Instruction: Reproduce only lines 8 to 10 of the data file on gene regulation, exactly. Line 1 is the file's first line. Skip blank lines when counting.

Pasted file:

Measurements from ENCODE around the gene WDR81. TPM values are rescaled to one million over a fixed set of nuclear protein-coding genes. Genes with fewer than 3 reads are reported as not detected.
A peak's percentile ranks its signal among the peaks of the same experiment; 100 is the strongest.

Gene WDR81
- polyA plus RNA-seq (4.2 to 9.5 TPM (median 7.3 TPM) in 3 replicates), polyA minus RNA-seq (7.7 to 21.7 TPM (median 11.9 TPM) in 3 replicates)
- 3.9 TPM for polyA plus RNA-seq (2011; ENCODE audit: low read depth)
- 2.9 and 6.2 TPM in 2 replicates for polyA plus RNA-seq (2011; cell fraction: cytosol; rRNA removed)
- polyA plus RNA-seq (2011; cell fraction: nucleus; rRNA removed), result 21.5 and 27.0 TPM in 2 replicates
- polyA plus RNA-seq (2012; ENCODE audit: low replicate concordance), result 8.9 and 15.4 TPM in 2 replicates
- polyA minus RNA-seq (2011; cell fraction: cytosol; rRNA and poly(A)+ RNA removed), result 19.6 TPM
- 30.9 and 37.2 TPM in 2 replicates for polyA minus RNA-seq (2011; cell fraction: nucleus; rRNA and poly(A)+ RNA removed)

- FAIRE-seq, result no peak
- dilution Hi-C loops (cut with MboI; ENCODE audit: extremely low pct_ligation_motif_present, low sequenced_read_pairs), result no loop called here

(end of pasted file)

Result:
- polyA plus RNA-seq (2012; ENCODE audit: low replicate concordance), result 8.9 and 15.4 TPM in 2 replicates
- polyA minus RNA-seq (2011; cell fraction: cytosol; rRNA and poly(A)+ RNA removed), result 19.6 TPM
- 30.9 and 37.2 TPM in 2 replicates for polyA minus RNA-seq (2011; cell fraction: nucleus; rRNA and poly(A)+ RNA removed)